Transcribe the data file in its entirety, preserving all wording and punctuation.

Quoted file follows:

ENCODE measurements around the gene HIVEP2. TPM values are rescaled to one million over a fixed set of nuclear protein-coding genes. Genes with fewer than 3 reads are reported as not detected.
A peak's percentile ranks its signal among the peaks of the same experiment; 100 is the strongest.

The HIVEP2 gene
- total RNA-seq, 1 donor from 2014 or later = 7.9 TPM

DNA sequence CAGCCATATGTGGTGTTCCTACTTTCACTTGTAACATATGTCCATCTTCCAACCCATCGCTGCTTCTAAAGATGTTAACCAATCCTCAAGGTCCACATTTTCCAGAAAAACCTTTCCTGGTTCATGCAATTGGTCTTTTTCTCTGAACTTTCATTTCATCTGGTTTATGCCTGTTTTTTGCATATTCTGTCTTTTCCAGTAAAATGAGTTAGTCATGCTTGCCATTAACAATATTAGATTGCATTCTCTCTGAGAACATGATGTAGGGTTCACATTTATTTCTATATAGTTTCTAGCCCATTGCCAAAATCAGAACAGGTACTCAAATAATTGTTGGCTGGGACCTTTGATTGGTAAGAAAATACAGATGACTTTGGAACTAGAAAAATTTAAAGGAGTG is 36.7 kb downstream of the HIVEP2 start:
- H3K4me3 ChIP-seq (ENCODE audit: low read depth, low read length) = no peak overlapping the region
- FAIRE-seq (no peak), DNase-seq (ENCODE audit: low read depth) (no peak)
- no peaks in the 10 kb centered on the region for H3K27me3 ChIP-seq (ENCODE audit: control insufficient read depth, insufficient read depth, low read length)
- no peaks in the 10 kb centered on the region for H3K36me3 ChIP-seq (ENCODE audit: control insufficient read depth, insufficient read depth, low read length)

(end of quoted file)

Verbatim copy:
ENCODE measurements around the gene HIVEP2. TPM values are rescaled to one million over a fixed set of nuclear protein-coding genes. Genes with fewer than 3 reads are reported as not detected.
A peak's percentile ranks its signal among the peaks of the same experiment; 100 is the strongest.

The HIVEP2 gene
- total RNA-seq, 1 donor from 2014 or later = 7.9 TPM

DNA sequence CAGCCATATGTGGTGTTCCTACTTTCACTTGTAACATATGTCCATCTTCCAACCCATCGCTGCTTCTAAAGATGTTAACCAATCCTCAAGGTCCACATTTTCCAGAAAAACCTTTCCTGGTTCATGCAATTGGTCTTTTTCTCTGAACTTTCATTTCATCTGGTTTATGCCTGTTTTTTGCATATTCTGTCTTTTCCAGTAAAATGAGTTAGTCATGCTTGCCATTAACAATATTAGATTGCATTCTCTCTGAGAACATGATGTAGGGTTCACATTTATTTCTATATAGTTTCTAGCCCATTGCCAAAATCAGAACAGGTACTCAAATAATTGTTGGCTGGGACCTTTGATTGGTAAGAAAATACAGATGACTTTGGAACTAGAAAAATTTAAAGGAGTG is 36.7 kb downstream of the HIVEP2 start:
- H3K4me3 ChIP-seq (ENCODE audit: low read depth, low read length) = no peak overlapping the region
- FAIRE-seq (no peak), DNase-seq (ENCODE audit: low read depth) (no peak)
- no peaks in the 10 kb centered on the region for H3K27me3 ChIP-seq (ENCODE audit: control insufficient read depth, insufficient read depth, low read length)
- no peaks in the 10 kb centered on the region for H3K36me3 ChIP-seq (ENCODE audit: control insufficient read depth, insufficient read depth, low read length)